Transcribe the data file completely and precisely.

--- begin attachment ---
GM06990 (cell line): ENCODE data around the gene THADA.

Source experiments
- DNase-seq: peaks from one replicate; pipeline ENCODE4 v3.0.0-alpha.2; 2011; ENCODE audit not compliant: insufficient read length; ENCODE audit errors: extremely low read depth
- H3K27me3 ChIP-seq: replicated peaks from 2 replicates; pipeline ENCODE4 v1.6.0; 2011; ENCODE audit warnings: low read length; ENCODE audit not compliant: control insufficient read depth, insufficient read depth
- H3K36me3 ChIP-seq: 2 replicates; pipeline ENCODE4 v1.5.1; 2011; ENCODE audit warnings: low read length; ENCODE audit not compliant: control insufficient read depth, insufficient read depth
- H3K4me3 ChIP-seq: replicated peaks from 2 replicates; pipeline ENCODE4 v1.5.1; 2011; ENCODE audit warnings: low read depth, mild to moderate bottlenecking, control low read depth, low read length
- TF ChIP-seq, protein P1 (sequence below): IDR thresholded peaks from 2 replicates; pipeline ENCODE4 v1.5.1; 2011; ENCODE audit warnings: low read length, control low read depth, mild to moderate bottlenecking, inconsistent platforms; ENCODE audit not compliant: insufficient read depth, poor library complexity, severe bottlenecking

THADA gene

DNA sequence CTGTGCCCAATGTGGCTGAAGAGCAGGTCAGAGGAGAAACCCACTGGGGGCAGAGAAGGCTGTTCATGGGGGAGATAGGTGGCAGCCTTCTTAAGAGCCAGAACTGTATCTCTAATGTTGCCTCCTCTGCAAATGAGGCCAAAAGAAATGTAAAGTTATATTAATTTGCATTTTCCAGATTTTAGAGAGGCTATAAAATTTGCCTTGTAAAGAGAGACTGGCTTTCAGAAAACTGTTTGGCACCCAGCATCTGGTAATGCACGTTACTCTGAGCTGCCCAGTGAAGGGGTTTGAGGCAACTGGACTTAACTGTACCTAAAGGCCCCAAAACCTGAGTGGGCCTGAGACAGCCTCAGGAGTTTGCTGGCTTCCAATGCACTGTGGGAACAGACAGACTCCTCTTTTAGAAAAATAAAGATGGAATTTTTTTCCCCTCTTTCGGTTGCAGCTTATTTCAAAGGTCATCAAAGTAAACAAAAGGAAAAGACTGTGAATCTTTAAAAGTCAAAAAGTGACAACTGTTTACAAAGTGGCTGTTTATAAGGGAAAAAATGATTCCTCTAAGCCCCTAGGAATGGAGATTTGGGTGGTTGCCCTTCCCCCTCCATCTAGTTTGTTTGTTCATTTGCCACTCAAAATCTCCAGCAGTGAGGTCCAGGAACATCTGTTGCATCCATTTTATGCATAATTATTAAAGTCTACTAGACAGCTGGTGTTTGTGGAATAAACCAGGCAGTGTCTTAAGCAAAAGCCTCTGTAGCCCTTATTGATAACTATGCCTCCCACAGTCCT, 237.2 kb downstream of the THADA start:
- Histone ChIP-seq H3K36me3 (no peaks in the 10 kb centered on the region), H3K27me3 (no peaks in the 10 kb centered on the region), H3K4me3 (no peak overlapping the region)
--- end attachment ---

GM06990 (cell line): ENCODE data around the gene THADA.

Source experiments
- DNase-seq: peaks from one replicate; pipeline ENCODE4 v3.0.0-alpha.2; 2011; ENCODE audit not compliant: insufficient read length; ENCODE audit errors: extremely low read depth
- H3K27me3 ChIP-seq: replicated peaks from 2 replicates; pipeline ENCODE4 v1.6.0; 2011; ENCODE audit warnings: low read length; ENCODE audit not compliant: control insufficient read depth, insufficient read depth
- H3K36me3 ChIP-seq: 2 replicates; pipeline ENCODE4 v1.5.1; 2011; ENCODE audit warnings: low read length; ENCODE audit not compliant: control insufficient read depth, insufficient read depth
- H3K4me3 ChIP-seq: replicated peaks from 2 replicates; pipeline ENCODE4 v1.5.1; 2011; ENCODE audit warnings: low read depth, mild to moderate bottlenecking, control low read depth, low read length
- TF ChIP-seq, protein P1 (sequence below): IDR thresholded peaks from 2 replicates; pipeline ENCODE4 v1.5.1; 2011; ENCODE audit warnings: low read length, control low read depth, mild to moderate bottlenecking, inconsistent platforms; ENCODE audit not compliant: insufficient read depth, poor library complexity, severe bottlenecking

THADA gene

DNA sequence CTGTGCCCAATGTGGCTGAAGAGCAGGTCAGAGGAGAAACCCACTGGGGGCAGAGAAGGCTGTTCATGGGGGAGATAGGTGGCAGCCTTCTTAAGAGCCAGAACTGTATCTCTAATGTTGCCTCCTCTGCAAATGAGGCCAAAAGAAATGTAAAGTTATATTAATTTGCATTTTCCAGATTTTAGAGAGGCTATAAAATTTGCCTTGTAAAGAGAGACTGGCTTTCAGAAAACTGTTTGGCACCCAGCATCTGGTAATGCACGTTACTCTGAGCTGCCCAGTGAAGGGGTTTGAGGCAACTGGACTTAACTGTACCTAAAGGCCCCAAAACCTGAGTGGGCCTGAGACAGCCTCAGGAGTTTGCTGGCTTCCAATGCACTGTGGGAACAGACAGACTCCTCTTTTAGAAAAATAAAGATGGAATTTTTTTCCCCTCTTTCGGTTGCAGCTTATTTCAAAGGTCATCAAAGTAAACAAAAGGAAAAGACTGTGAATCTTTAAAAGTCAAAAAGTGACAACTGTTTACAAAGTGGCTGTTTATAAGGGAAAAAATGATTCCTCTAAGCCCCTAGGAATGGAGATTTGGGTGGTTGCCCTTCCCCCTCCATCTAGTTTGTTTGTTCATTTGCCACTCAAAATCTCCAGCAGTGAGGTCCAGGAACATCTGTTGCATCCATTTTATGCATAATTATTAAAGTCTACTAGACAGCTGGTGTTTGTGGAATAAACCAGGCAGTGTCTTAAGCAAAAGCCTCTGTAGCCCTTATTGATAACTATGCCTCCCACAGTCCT, 237.2 kb downstream of the THADA start:
- Histone ChIP-seq H3K36me3 (no peaks in the 10 kb centered on the region), H3K27me3 (no peaks in the 10 kb centered on the region), H3K4me3 (no peak overlapping the region)